OMAHA, Neb. (KMTV) — Every detail, every stroke of a paintbrush, adds a piece of Italian history for the community to see.
"Mi anima. That means I am putting my soul into this," Lita De La Guardia, an artist working on the mural, said.
Lita De La Guardia is a first-generation American from Carlentini descent and an artist dedicated to this mural.
"As far as the importance of the historical accuracy, is that we want to make sure that people understand what the culture is, not only that," De La Guardia said. "The authenticity is important."
From pizza and pasta to the train tracks the immigrants helped to build, right here in Omaha, each piece of the mural are memories the community holds close.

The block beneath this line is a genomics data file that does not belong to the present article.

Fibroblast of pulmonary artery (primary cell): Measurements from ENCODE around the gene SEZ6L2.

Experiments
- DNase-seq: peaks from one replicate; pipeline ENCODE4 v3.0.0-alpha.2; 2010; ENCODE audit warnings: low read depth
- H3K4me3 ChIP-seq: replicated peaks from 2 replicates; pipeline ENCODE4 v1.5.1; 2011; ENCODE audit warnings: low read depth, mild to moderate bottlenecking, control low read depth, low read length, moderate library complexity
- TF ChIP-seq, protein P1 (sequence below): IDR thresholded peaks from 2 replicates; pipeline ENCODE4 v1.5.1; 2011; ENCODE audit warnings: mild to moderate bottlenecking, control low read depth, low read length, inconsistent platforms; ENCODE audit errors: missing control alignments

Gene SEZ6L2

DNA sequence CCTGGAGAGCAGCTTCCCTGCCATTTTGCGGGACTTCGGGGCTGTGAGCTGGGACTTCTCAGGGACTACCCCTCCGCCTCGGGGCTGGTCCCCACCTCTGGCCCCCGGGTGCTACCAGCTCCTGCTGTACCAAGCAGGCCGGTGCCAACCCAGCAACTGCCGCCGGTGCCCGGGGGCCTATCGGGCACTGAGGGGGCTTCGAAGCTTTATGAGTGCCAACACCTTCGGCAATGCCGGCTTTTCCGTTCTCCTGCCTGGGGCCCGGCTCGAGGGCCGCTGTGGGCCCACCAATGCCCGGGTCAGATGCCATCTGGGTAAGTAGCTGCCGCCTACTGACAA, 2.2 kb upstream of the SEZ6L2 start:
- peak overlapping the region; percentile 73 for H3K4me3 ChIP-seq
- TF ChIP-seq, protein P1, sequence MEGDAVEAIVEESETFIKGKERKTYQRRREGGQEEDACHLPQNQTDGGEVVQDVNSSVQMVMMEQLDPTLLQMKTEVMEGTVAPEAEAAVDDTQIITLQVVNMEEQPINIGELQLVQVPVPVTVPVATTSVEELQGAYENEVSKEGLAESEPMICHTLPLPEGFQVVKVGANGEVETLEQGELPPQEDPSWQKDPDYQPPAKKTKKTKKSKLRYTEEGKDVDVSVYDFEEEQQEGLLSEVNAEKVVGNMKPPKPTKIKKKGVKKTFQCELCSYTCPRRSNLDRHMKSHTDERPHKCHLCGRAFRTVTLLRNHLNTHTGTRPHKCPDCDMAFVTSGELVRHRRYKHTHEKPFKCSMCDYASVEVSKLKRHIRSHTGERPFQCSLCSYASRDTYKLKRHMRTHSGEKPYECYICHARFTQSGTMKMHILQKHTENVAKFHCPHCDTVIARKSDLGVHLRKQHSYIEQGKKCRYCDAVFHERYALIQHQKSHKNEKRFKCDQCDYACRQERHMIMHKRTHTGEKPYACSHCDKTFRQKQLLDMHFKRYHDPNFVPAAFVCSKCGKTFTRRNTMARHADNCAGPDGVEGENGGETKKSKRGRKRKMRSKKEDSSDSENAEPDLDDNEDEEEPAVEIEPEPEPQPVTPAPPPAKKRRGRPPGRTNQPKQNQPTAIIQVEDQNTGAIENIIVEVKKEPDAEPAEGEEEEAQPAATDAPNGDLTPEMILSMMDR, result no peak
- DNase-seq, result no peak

"Tons of Italians and Sicilians come here daily and say 'No, no, no, that's not right, that's not right you better change that or that's perfect, that's beautiful,'" De La Guardia said.
After analyzing several buildings, the South Omaha Mural Project landed on Orsi's Italian Bakery. It's a historic building in its own right as it is over one hundred years old. A long-time Little Italy fixture.
"We had a man sit in our lawn chair and looked very thoughtful and we asked him what he was thinking about, and he was 95 years old. And he was glad his father didn't miss the boat," said Richard Harrison, with the South Omaha Mural Project.
A culture so rich and a piece of art all-encompassing. a distant relative, The Carlentini Mayor visiting Omaha this week couldn't hold back when seeing it for the first time.
At this moment, this mural brings two worlds together.
"It's just the most wonderful thing to be able to see this entire mural. Just come about the way it did," De La Guardia said. "When you look at it, you have to see that their soul is also into it. It's not just how I feel. It's how we all feel."